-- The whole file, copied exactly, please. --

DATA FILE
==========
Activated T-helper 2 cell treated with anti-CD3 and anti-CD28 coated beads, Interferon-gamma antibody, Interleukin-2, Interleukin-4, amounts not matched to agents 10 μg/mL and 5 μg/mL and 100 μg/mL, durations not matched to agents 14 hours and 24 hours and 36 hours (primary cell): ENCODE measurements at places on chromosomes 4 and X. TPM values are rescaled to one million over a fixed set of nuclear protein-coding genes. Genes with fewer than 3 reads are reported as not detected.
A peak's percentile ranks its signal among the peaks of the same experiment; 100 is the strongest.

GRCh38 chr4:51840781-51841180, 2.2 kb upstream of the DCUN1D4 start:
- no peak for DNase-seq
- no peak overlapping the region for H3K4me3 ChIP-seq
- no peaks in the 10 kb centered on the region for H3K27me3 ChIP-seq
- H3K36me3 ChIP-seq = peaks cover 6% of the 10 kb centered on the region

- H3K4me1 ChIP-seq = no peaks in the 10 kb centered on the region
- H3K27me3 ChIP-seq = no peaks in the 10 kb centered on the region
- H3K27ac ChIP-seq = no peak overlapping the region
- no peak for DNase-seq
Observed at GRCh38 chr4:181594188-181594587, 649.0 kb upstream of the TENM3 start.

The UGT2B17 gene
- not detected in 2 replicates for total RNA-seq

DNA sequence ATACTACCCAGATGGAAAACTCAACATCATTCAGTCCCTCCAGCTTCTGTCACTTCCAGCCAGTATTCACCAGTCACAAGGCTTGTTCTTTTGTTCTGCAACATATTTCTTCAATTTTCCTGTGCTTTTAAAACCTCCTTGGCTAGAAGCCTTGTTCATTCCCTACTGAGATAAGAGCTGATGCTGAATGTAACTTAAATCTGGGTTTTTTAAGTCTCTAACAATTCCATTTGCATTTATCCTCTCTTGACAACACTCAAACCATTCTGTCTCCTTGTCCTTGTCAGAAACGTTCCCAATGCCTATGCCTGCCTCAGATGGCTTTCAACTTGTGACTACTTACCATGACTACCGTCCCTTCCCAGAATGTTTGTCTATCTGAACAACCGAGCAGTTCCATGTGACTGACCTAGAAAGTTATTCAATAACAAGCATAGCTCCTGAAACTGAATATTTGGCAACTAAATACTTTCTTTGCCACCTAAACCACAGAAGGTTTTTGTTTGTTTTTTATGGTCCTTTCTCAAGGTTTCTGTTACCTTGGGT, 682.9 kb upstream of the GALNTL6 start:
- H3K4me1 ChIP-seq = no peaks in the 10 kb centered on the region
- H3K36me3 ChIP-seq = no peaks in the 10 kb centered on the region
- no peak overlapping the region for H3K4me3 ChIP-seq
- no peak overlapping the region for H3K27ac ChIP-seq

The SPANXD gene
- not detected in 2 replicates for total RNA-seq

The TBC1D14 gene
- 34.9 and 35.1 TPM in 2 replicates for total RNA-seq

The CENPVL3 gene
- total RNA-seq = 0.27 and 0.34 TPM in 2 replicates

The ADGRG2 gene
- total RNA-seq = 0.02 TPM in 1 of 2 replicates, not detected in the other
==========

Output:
Activated T-helper 2 cell treated with anti-CD3 and anti-CD28 coated beads, Interferon-gamma antibody, Interleukin-2, Interleukin-4, amounts not matched to agents 10 μg/mL and 5 μg/mL and 100 μg/mL, durations not matched to agents 14 hours and 24 hours and 36 hours (primary cell): ENCODE measurements at places on chromosomes 4 and X. TPM values are rescaled to one million over a fixed set of nuclear protein-coding genes. Genes with fewer than 3 reads are reported as not detected.
A peak's percentile ranks its signal among the peaks of the same experiment; 100 is the strongest.

GRCh38 chr4:51840781-51841180, 2.2 kb upstream of the DCUN1D4 start:
- no peak for DNase-seq
- no peak overlapping the region for H3K4me3 ChIP-seq
- no peaks in the 10 kb centered on the region for H3K27me3 ChIP-seq
- H3K36me3 ChIP-seq = peaks cover 6% of the 10 kb centered on the region

- H3K4me1 ChIP-seq = no peaks in the 10 kb centered on the region
- H3K27me3 ChIP-seq = no peaks in the 10 kb centered on the region
- H3K27ac ChIP-seq = no peak overlapping the region
- no peak for DNase-seq
Observed at GRCh38 chr4:181594188-181594587, 649.0 kb upstream of the TENM3 start.

The UGT2B17 gene
- not detected in 2 replicates for total RNA-seq

DNA sequence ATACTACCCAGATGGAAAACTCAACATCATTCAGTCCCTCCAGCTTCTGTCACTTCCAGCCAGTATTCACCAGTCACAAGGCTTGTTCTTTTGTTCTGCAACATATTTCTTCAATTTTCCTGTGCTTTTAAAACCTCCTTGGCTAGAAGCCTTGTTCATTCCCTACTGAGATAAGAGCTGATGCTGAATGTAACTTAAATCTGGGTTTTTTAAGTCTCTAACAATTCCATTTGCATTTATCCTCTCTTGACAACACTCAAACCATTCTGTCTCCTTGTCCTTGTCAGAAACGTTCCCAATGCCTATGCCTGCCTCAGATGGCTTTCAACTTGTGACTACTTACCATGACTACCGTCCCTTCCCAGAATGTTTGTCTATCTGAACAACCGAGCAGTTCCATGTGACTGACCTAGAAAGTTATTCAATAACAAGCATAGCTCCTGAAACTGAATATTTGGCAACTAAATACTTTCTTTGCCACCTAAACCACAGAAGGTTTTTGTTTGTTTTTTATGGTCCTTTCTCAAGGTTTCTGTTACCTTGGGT, 682.9 kb upstream of the GALNTL6 start:
- H3K4me1 ChIP-seq = no peaks in the 10 kb centered on the region
- H3K36me3 ChIP-seq = no peaks in the 10 kb centered on the region
- no peak overlapping the region for H3K4me3 ChIP-seq
- no peak overlapping the region for H3K27ac ChIP-seq

The SPANXD gene
- not detected in 2 replicates for total RNA-seq

The TBC1D14 gene
- 34.9 and 35.1 TPM in 2 replicates for total RNA-seq

The CENPVL3 gene
- total RNA-seq = 0.27 and 0.34 TPM in 2 replicates

The ADGRG2 gene
- total RNA-seq = 0.02 TPM in 1 of 2 replicates, not detected in the other